• Heal. “Healing can be interpreted in a number of ways. Sometimes that’s personal. A lot of us are still healing from our service, whether that be physical or not. Then there are relationships ... Maybe it’s your family. We’re also healing as a nation. There are still men and women out there willing to do everything they possibly can to defend and protect this beautiful, great nation of ours. That’s very important.”

• Empower. “When I started working on this project in 2016, the people who pushed back almost immediately were the veteran community: ‘Why? We don’t need that.’ We need to empower them to understand what they did. Give them that voice. Empower them to tell these stories, these millions of stories of service and their own experiences.”

• Unite. “Remember, we are still engaged in a difficult-to-define, multigenerational war. We’ve lost five servicemembers this year: three reservists from Georgia and two frogmen, the oldest of which, Chris Chambers, I knew. He was No. 55 of my friends. They’re still fighting. We need to remind everybody about the strength of our nation and who we were on Sept. 12. United.”

Next steps. The foundation’s 24-step quest to build the memorial began well before the 20-year war in Afghanistan ended.

Rodriguez joined the foundation board in 2016, the year after its creation. Buoyed by The American Legion’s support through a national resolution, the memorial got the green light in 2017.

“We wouldn’t be here where we are, with the authorization to build this memorial on the National Mall, without The American Legion,” he says. “The American Legion was one of our first allies to stand beside us.”

The foundation is currently working on steps 13 through 19, which include raising funds and receiving design approval from the Commission of Fine Arts, National Capital Planning Commission and National Capital Non-Advisory Commission.

“We’ll take our design to them,” Rodriguez says. “This is what we would like to build. This is what we envision. This is what we would like. All of our artists, as we continue to build the team, understand that we’re going to present something and we may have to adapt it. We’re always transparent and open (about) everything we’re doing.”

Future plans. Looking ahead to the 2027 dedication, Rodriguez pauses. “No one’s asked me that question yet: ‘What’s it going to be like for you on dedication day?’” he repeats. “Maybe I’ll hit that moment of clarity. But I’m going to be really proud of our nation for doing this. I’m the full magnet, but it’s just not my memorial. I will have a lot of emotions on that day, and I know I will not have done this alone.”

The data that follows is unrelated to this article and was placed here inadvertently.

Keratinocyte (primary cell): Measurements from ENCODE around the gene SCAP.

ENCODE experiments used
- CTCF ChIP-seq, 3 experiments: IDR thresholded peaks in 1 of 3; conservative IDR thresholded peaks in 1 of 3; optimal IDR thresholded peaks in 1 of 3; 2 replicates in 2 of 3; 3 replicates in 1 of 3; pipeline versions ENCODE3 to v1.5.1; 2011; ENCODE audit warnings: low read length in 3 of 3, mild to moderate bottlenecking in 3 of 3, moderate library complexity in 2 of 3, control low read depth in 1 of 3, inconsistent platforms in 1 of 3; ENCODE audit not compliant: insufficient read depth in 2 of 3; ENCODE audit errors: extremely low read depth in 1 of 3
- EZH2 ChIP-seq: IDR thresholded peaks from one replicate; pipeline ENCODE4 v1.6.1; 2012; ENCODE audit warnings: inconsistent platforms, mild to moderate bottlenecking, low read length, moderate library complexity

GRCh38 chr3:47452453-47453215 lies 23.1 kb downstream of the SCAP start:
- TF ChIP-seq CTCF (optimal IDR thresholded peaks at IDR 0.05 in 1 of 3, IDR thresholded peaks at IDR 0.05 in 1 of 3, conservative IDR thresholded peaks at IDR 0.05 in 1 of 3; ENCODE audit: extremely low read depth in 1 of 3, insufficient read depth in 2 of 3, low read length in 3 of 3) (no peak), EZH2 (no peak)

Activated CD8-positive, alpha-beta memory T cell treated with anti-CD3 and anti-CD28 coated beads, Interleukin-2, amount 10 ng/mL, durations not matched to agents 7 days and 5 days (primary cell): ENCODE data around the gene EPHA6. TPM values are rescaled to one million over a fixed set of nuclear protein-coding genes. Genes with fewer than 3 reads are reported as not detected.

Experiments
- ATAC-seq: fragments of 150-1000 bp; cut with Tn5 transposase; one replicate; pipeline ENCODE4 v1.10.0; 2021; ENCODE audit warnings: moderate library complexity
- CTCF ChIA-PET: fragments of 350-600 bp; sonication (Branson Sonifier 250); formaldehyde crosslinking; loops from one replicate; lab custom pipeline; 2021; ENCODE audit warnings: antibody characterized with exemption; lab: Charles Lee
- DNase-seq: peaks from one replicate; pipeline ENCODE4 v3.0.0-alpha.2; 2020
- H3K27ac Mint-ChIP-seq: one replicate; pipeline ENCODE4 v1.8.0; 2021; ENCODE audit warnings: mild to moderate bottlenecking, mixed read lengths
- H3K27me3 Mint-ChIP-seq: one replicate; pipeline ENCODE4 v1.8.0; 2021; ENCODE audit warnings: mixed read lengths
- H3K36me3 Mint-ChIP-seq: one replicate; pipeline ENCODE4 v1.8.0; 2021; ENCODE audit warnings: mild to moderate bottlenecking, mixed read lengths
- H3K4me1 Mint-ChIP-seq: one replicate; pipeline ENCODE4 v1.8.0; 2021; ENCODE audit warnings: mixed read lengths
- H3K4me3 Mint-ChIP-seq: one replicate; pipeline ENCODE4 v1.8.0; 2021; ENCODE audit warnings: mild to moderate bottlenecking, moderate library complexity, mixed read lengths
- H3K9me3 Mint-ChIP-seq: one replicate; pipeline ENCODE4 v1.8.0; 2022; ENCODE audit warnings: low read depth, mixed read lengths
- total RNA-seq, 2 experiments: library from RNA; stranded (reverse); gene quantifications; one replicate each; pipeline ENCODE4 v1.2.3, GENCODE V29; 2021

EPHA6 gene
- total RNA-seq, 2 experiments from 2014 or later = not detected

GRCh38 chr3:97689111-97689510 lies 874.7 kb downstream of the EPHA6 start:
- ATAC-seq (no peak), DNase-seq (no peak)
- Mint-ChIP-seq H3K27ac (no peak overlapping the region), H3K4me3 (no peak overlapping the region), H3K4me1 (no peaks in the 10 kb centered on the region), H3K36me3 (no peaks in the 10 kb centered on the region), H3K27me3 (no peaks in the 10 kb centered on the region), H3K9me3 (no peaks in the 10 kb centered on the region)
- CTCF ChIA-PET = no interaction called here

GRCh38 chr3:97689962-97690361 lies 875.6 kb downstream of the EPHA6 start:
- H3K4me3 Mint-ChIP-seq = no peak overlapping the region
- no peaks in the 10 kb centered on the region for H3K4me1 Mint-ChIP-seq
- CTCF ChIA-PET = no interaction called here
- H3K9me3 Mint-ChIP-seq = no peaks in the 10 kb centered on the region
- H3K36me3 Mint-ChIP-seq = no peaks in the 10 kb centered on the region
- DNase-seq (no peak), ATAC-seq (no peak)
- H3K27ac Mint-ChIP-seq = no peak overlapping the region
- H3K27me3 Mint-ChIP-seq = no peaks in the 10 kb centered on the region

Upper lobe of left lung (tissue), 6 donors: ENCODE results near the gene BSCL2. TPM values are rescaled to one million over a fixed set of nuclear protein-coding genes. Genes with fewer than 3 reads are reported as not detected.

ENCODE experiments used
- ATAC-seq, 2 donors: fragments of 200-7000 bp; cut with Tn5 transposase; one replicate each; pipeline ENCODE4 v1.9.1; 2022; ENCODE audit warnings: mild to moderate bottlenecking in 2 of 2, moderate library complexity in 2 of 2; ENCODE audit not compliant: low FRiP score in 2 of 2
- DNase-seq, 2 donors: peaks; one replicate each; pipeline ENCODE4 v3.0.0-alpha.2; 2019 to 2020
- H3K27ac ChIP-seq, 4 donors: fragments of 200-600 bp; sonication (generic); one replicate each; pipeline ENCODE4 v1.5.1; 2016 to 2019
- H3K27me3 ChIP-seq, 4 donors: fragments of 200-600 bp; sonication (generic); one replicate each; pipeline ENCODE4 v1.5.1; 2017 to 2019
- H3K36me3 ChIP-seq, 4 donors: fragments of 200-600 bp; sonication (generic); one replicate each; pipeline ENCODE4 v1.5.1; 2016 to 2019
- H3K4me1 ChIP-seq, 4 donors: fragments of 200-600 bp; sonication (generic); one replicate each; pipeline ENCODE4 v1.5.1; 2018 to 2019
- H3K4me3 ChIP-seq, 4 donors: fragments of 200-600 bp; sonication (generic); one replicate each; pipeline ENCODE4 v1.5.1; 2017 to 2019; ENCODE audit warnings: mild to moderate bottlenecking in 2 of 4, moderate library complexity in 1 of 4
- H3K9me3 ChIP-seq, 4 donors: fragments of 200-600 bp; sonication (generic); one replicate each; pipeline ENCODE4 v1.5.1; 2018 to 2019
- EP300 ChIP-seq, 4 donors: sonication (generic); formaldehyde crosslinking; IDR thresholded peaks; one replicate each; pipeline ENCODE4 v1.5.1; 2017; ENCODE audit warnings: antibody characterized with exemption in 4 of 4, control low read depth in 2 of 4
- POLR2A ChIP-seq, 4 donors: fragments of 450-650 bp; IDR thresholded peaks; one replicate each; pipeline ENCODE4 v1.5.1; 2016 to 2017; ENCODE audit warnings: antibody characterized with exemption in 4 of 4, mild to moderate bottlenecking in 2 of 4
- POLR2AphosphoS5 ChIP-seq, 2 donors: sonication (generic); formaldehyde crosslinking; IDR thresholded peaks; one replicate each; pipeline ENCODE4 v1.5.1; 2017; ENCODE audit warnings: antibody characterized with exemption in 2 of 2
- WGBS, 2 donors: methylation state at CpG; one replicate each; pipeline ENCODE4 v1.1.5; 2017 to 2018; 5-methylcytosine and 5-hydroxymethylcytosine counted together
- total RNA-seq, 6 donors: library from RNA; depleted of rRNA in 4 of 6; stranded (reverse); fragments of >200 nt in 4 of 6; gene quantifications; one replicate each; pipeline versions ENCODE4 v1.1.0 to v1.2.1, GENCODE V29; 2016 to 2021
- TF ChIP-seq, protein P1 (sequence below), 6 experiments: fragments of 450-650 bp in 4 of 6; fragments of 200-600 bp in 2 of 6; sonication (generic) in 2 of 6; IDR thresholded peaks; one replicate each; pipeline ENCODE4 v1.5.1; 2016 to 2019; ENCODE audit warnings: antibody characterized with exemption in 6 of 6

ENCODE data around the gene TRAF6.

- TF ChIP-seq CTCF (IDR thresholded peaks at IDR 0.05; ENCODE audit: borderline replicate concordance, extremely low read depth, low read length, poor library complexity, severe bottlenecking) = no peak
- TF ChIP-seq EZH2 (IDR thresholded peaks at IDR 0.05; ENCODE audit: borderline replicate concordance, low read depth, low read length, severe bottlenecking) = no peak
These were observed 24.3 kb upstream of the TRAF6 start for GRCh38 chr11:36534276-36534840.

After the pomp and circumstance, the Global War on Terrorism Memorial will take its rightful place in the nation’s capital among memorials to Americans who served in World War I, World War II, the Korean War, the Vietnam War and the Gulf War.

“We will be positioned uniquely in that it’s going to maintain its reality as time progresses on,” he says.

After the memorial’s dedication, Rodriguez and his team plan to focus on educational programming and engagement opportunities. “That’s when the empowerment piece of our four tenets will really take off,” he says. “We will continue to tell these stories and continue to educate and inform. We have one mission. We will have the opportunity to continue to engage past, current and future generations.”

Rodriguez envisions virtual and in-person engagement. “We’re not just going to say, ‘OK, we’re done. Let’s move out.’ We will endeavor. We’re going to have a tremendously active presence with the millions of visitors we’re going to get every year, and uphold our four tenets.

“We’re also looking to what we can do digitally. How can we start improving this to where there’s engagement all over the world? What type of experience will classes have when they visit? Is there something else we can add? We’ve got a big pot of gumbo brewing right now with a lot of ideas. All those will really start taking shape in the next couple of years.”